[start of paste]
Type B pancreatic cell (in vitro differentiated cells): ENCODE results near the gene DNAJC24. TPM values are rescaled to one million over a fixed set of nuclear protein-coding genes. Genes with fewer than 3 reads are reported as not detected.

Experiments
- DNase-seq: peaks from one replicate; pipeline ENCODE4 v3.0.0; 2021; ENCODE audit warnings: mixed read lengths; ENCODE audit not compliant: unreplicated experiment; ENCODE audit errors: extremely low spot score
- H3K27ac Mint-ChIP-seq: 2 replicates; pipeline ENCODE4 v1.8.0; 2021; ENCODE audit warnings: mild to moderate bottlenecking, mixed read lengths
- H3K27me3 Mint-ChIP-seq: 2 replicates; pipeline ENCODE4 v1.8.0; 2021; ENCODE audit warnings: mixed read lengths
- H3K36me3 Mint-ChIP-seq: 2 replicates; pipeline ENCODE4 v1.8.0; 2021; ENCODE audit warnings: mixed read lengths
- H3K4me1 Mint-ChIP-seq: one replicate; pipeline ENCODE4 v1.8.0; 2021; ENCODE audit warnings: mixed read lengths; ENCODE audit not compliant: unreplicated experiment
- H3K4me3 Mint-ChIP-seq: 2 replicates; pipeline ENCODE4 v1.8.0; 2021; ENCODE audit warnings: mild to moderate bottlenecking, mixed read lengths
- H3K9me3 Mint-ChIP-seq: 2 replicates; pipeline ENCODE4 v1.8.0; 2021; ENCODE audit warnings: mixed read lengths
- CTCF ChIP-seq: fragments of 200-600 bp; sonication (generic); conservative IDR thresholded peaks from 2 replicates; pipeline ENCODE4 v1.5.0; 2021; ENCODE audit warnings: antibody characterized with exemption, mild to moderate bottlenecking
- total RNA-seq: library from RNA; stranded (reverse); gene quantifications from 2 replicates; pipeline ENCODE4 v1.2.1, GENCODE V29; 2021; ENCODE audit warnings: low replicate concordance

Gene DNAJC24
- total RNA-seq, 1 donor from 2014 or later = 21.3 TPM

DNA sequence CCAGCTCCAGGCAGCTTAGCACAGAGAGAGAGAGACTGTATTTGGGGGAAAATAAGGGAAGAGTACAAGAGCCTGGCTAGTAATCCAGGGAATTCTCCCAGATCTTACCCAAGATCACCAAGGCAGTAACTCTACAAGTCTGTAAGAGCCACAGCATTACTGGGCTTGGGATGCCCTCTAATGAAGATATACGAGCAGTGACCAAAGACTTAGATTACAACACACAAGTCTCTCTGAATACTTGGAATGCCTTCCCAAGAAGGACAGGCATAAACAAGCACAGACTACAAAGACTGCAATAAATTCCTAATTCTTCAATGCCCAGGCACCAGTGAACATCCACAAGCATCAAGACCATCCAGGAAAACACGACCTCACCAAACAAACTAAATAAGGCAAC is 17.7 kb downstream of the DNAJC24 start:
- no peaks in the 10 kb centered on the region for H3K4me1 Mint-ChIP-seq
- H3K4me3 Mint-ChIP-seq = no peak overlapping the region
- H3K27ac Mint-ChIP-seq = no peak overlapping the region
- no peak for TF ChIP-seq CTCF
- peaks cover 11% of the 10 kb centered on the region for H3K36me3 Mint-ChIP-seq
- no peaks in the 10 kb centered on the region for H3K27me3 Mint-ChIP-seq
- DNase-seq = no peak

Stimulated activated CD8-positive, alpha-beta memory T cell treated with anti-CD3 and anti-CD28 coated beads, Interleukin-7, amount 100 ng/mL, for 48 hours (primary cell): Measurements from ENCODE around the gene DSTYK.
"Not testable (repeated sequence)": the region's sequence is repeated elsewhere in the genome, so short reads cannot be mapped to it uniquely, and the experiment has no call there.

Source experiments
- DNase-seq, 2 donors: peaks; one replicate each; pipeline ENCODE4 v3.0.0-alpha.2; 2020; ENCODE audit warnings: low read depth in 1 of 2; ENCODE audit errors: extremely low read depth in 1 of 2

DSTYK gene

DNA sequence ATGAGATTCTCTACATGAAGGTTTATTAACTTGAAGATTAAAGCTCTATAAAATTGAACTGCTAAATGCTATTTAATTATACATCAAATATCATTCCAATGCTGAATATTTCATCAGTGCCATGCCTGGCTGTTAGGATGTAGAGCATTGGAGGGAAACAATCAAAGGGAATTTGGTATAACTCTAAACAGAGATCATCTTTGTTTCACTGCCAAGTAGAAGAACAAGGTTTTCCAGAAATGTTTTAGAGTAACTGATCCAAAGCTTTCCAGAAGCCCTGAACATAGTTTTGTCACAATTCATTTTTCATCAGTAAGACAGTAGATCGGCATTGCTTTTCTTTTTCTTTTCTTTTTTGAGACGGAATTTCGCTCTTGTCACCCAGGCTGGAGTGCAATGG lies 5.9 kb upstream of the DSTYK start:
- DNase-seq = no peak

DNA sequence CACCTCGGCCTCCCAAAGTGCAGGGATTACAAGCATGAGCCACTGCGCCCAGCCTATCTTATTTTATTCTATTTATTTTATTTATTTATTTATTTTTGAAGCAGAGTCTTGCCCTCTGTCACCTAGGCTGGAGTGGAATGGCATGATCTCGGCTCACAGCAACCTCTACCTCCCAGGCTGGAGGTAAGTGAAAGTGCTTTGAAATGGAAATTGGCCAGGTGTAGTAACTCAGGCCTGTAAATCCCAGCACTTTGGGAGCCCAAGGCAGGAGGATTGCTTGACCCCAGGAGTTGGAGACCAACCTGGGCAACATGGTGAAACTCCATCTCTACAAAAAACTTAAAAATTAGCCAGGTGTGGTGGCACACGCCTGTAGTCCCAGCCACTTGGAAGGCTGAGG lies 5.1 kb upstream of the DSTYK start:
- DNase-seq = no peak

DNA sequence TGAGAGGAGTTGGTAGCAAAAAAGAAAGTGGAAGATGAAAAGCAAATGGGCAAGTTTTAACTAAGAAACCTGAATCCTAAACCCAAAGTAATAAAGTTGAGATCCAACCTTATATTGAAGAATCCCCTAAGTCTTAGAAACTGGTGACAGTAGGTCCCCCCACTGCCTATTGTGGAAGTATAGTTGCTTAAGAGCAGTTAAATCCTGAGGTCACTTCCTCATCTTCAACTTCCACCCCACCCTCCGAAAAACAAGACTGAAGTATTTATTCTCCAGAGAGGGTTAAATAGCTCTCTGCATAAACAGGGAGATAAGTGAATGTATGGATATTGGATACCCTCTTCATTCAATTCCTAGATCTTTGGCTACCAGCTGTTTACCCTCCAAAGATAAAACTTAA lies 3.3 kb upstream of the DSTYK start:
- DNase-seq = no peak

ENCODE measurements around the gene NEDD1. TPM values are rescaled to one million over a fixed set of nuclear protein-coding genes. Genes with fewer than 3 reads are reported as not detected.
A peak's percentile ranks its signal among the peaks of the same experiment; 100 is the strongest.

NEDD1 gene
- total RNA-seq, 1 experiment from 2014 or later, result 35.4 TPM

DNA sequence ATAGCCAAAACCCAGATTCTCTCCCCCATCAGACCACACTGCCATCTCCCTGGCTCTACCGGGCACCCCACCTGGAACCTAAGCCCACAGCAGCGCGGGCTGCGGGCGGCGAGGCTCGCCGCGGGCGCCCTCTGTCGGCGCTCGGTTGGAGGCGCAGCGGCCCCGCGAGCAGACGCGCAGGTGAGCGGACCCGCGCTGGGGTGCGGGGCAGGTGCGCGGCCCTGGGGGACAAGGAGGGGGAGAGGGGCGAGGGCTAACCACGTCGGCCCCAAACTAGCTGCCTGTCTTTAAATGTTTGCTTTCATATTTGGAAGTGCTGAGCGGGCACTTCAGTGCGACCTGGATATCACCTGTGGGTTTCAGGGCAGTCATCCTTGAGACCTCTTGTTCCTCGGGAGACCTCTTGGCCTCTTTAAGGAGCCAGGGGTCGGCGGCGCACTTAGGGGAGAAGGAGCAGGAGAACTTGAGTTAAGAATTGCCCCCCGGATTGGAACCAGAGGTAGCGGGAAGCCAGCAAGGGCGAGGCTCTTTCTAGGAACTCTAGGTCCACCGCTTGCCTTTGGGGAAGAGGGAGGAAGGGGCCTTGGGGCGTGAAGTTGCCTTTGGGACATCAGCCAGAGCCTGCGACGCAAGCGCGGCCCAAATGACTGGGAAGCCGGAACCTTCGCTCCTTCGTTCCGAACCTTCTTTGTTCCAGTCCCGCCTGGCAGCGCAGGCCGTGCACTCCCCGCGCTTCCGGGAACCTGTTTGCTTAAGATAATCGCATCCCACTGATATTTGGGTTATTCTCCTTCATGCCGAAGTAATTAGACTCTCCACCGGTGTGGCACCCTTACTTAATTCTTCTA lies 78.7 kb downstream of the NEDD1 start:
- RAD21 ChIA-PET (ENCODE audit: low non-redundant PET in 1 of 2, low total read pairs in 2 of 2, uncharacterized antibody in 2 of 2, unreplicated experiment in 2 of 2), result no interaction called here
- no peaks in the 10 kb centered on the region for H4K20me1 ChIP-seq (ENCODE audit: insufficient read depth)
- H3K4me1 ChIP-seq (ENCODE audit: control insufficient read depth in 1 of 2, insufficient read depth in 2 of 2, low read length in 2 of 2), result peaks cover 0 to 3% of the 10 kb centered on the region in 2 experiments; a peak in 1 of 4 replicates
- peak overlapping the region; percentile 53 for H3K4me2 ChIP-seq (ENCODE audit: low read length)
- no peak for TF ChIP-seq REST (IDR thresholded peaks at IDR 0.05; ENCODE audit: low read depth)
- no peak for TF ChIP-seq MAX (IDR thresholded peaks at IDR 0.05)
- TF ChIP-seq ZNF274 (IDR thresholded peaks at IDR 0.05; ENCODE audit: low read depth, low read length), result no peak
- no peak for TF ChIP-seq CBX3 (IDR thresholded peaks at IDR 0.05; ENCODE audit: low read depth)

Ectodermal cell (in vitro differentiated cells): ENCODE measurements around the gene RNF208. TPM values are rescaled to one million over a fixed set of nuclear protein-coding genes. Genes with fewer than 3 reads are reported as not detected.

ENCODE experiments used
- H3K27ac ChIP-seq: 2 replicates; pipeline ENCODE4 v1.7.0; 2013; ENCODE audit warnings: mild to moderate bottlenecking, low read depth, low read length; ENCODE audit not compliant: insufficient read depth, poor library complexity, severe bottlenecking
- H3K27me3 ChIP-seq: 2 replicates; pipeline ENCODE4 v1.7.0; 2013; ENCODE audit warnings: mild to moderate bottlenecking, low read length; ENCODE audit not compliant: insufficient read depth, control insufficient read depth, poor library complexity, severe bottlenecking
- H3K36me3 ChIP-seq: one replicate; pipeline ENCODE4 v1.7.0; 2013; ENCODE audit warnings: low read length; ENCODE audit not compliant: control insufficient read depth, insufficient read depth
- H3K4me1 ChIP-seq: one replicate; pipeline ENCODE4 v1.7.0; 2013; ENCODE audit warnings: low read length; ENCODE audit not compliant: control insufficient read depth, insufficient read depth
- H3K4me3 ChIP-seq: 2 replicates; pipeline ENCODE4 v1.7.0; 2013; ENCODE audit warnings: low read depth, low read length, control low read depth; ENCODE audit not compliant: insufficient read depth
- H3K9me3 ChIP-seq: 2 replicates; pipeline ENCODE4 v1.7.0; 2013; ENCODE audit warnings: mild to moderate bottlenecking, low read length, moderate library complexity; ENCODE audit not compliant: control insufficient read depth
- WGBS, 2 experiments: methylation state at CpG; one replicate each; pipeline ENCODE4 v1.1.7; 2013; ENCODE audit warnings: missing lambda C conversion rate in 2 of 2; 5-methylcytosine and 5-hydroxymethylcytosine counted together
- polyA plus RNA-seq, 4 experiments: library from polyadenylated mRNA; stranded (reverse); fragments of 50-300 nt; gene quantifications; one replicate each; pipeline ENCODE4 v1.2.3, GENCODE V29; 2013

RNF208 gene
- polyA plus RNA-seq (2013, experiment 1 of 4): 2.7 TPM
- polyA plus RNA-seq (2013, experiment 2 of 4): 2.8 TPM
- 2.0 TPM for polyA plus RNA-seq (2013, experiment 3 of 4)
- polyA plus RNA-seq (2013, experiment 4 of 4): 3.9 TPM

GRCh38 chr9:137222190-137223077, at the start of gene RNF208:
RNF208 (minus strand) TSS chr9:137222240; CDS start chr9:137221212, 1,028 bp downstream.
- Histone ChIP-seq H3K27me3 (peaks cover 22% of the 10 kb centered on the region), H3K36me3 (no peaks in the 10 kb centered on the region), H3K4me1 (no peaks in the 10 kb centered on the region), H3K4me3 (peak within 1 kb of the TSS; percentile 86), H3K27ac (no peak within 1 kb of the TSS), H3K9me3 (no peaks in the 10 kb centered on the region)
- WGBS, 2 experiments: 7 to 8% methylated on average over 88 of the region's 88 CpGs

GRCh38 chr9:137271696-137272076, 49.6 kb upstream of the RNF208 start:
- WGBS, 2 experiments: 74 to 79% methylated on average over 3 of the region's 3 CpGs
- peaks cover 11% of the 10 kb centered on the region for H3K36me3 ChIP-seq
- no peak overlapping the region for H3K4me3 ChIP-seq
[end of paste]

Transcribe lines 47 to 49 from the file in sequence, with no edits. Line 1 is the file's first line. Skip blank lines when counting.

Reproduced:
ENCODE experiments used
- H3K27ac ChIP-seq: 2 replicates; pipeline ENCODE4 v1.7.0; 2013; ENCODE audit warnings: mild to moderate bottlenecking, low read depth, low read length; ENCODE audit not compliant: insufficient read depth, poor library complexity, severe bottlenecking
- H3K27me3 ChIP-seq: 2 replicates; pipeline ENCODE4 v1.7.0; 2013; ENCODE audit warnings: mild to moderate bottlenecking, low read length; ENCODE audit not compliant: insufficient read depth, control insufficient read depth, poor library complexity, severe bottlenecking